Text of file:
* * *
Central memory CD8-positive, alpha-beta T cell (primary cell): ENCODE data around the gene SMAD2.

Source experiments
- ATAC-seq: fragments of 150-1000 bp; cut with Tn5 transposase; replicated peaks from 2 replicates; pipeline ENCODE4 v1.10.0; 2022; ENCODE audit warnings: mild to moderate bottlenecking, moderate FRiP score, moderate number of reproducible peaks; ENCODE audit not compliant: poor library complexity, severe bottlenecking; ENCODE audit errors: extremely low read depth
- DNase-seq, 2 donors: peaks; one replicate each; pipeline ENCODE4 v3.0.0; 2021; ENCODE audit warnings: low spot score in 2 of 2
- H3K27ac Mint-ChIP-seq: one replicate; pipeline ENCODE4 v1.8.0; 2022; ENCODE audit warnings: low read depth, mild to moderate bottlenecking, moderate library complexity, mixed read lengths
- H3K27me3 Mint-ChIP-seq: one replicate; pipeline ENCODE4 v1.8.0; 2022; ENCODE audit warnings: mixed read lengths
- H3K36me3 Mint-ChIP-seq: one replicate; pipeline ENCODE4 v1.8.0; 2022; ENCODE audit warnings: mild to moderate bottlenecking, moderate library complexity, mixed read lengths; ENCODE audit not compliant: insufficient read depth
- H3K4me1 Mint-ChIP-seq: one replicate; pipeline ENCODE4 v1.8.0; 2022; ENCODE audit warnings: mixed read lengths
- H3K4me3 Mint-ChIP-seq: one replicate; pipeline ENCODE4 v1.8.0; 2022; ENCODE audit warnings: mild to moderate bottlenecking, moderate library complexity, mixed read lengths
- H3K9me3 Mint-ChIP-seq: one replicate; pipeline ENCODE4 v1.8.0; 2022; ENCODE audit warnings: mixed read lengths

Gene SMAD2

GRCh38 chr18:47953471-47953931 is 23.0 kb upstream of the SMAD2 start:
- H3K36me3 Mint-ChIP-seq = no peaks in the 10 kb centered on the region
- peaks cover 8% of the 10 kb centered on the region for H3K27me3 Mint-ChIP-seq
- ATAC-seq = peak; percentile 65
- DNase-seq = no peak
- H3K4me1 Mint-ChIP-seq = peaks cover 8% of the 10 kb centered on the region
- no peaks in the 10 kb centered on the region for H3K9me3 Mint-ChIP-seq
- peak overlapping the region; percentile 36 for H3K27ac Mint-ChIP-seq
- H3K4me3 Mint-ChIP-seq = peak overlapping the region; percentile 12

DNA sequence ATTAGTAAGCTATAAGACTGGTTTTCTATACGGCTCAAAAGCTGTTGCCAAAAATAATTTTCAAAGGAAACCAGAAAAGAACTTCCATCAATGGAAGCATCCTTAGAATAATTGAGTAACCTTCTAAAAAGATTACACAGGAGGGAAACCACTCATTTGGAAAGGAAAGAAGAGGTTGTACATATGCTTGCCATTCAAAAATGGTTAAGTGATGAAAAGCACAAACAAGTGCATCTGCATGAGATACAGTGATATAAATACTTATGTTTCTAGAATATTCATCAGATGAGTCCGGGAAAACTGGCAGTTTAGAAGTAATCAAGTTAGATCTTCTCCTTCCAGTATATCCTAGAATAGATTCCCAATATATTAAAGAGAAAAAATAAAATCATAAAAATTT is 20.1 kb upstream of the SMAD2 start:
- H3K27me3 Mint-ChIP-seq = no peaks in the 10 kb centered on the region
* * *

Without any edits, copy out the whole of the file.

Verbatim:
Central memory CD8-positive, alpha-beta T cell (primary cell): ENCODE data around the gene SMAD2.

Source experiments
- ATAC-seq: fragments of 150-1000 bp; cut with Tn5 transposase; replicated peaks from 2 replicates; pipeline ENCODE4 v1.10.0; 2022; ENCODE audit warnings: mild to moderate bottlenecking, moderate FRiP score, moderate number of reproducible peaks; ENCODE audit not compliant: poor library complexity, severe bottlenecking; ENCODE audit errors: extremely low read depth
- DNase-seq, 2 donors: peaks; one replicate each; pipeline ENCODE4 v3.0.0; 2021; ENCODE audit warnings: low spot score in 2 of 2
- H3K27ac Mint-ChIP-seq: one replicate; pipeline ENCODE4 v1.8.0; 2022; ENCODE audit warnings: low read depth, mild to moderate bottlenecking, moderate library complexity, mixed read lengths
- H3K27me3 Mint-ChIP-seq: one replicate; pipeline ENCODE4 v1.8.0; 2022; ENCODE audit warnings: mixed read lengths
- H3K36me3 Mint-ChIP-seq: one replicate; pipeline ENCODE4 v1.8.0; 2022; ENCODE audit warnings: mild to moderate bottlenecking, moderate library complexity, mixed read lengths; ENCODE audit not compliant: insufficient read depth
- H3K4me1 Mint-ChIP-seq: one replicate; pipeline ENCODE4 v1.8.0; 2022; ENCODE audit warnings: mixed read lengths
- H3K4me3 Mint-ChIP-seq: one replicate; pipeline ENCODE4 v1.8.0; 2022; ENCODE audit warnings: mild to moderate bottlenecking, moderate library complexity, mixed read lengths
- H3K9me3 Mint-ChIP-seq: one replicate; pipeline ENCODE4 v1.8.0; 2022; ENCODE audit warnings: mixed read lengths

Gene SMAD2

GRCh38 chr18:47953471-47953931 is 23.0 kb upstream of the SMAD2 start:
- H3K36me3 Mint-ChIP-seq = no peaks in the 10 kb centered on the region
- peaks cover 8% of the 10 kb centered on the region for H3K27me3 Mint-ChIP-seq
- ATAC-seq = peak; percentile 65
- DNase-seq = no peak
- H3K4me1 Mint-ChIP-seq = peaks cover 8% of the 10 kb centered on the region
- no peaks in the 10 kb centered on the region for H3K9me3 Mint-ChIP-seq
- peak overlapping the region; percentile 36 for H3K27ac Mint-ChIP-seq
- H3K4me3 Mint-ChIP-seq = peak overlapping the region; percentile 12

DNA sequence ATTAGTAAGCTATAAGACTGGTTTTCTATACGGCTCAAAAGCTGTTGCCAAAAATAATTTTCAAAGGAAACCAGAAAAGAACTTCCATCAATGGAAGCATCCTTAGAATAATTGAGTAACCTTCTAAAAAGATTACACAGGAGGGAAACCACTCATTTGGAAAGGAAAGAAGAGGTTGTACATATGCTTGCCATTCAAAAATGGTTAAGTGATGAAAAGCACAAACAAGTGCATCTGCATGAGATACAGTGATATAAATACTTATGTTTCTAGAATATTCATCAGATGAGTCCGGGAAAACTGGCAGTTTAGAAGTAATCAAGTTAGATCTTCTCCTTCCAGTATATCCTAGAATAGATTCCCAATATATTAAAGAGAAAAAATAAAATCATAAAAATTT is 20.1 kb upstream of the SMAD2 start:
- H3K27me3 Mint-ChIP-seq = no peaks in the 10 kb centered on the region